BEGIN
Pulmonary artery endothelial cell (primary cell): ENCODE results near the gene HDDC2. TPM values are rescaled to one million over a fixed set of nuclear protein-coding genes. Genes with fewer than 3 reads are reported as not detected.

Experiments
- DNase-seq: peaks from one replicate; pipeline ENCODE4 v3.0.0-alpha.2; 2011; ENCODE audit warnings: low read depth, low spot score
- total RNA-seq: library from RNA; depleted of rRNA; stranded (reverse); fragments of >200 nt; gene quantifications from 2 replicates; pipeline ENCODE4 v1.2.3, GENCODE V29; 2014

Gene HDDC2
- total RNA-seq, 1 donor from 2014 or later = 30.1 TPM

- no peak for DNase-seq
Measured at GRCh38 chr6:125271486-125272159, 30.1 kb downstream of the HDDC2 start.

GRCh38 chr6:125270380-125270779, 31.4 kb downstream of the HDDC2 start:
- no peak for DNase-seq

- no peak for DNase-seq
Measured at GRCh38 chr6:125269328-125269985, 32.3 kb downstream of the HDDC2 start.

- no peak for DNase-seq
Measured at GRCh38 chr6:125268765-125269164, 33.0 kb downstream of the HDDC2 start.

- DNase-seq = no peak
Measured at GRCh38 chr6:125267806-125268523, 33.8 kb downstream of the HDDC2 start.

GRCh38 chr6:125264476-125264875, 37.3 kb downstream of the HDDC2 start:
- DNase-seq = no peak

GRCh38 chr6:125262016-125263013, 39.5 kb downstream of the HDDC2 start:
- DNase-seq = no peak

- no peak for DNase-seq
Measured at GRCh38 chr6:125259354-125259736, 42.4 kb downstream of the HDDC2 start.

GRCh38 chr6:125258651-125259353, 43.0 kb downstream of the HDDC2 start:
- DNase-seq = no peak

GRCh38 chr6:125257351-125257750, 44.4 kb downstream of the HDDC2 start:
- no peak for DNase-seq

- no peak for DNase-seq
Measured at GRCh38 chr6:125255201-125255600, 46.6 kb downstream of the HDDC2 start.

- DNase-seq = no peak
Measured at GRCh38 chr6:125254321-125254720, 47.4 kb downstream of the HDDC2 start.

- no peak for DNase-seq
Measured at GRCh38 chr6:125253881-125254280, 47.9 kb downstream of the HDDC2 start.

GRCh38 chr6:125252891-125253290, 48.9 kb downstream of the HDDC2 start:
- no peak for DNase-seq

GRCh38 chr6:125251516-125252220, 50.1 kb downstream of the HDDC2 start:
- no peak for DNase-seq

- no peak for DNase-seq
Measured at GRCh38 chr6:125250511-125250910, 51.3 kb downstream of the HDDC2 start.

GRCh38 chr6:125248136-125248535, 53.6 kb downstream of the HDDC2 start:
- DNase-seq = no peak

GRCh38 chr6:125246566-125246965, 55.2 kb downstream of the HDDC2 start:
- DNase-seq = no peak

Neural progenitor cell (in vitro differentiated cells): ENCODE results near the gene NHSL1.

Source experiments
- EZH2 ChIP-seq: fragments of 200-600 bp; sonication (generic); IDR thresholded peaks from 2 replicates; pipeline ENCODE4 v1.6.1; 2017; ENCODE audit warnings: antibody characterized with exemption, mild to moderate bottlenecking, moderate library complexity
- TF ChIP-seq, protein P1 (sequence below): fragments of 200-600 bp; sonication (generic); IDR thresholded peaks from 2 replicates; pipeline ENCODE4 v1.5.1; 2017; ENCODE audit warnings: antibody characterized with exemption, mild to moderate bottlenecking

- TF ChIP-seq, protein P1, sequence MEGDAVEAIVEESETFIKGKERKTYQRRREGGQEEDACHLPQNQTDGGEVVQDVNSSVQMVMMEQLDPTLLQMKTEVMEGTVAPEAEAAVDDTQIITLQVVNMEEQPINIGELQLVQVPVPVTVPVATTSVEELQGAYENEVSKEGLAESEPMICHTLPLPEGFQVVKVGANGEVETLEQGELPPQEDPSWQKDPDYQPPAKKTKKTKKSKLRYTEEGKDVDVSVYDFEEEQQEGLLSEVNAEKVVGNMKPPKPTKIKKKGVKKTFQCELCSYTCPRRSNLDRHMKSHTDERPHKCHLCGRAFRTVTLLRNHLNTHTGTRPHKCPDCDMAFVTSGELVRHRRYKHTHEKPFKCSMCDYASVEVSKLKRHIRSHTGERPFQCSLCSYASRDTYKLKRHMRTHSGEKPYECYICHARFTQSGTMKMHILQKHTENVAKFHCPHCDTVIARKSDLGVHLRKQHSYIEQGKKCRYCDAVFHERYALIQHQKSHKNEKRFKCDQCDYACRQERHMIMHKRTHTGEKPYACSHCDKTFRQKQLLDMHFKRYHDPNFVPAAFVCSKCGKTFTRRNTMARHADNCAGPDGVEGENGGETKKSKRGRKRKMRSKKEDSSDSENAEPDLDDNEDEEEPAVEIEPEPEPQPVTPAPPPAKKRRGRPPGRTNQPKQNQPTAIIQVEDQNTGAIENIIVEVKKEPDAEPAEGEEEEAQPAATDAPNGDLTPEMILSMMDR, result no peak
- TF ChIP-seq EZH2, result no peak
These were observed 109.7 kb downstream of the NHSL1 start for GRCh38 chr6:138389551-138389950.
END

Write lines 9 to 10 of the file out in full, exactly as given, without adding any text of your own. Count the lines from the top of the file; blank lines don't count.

GRCh38 chr6:125270380-125270779, 31.4 kb downstream of the HDDC2 start:
- no peak for DNase-seq